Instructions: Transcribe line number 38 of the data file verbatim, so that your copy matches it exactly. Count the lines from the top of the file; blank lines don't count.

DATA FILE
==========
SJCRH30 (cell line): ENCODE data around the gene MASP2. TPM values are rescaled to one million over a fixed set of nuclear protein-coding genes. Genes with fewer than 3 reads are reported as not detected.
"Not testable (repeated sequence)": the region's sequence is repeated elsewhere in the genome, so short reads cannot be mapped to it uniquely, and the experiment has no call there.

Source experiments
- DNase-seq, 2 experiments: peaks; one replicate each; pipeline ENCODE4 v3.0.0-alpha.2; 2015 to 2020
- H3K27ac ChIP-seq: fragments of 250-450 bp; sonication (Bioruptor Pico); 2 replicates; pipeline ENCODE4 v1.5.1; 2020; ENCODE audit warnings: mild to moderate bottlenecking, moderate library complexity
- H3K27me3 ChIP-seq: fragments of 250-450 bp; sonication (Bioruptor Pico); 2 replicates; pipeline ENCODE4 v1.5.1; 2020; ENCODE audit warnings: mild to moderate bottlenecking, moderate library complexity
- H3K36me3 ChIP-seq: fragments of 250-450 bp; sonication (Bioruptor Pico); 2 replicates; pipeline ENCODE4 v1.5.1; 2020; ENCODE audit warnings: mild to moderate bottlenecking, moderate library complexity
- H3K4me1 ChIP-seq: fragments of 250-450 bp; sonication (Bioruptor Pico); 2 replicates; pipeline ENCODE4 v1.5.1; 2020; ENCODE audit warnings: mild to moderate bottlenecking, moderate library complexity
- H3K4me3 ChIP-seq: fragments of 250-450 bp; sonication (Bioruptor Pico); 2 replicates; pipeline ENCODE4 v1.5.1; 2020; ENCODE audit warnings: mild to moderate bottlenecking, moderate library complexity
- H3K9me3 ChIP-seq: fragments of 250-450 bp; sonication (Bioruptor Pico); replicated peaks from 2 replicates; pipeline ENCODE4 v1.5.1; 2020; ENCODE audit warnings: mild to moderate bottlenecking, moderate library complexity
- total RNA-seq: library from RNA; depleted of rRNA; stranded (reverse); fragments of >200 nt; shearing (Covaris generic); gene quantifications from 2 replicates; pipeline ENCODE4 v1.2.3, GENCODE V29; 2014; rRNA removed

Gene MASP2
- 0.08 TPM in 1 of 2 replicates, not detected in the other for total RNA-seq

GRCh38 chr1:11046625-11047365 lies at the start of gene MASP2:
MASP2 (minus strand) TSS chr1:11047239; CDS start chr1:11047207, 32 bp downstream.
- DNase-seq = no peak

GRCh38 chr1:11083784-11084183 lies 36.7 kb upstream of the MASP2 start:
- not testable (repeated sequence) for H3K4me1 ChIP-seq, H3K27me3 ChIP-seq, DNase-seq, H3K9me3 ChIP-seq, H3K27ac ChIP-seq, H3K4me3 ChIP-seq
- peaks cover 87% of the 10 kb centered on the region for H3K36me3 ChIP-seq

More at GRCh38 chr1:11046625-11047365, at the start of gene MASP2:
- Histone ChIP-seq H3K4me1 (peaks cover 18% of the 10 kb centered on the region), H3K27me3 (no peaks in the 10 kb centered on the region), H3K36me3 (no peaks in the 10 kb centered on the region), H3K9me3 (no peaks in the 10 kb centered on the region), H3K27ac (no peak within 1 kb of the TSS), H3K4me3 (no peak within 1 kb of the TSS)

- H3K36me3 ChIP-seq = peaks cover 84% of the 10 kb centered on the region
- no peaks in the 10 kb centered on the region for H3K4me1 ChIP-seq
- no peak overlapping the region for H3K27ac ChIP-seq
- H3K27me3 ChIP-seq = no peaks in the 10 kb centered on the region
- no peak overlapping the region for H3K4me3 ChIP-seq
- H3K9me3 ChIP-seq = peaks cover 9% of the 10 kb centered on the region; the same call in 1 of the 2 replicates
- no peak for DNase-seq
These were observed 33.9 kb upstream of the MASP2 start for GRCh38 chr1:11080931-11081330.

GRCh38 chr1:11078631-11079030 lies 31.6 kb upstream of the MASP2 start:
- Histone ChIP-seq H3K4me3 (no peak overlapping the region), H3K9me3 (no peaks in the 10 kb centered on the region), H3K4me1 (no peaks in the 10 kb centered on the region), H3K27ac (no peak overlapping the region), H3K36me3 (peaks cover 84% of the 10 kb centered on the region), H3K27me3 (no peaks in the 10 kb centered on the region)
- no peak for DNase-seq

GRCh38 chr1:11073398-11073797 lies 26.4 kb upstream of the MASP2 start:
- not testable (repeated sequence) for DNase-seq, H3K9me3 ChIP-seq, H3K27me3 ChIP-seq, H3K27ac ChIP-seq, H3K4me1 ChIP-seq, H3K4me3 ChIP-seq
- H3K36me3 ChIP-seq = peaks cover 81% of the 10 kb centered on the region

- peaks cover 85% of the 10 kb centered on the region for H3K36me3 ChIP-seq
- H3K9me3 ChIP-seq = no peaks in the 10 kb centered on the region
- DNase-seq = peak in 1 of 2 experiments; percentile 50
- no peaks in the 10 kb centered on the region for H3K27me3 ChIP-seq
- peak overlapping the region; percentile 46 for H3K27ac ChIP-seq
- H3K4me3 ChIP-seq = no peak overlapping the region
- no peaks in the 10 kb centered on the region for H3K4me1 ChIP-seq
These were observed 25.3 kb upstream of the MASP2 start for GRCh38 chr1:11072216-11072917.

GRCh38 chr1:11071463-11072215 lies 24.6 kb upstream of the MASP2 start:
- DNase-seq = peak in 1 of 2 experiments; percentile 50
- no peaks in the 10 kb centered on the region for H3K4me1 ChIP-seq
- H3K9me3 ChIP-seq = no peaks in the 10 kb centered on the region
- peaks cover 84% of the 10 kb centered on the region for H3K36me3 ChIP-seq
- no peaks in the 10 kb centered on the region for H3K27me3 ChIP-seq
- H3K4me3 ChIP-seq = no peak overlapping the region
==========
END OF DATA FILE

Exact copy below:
- DNase-seq = peak in 1 of 2 experiments; percentile 50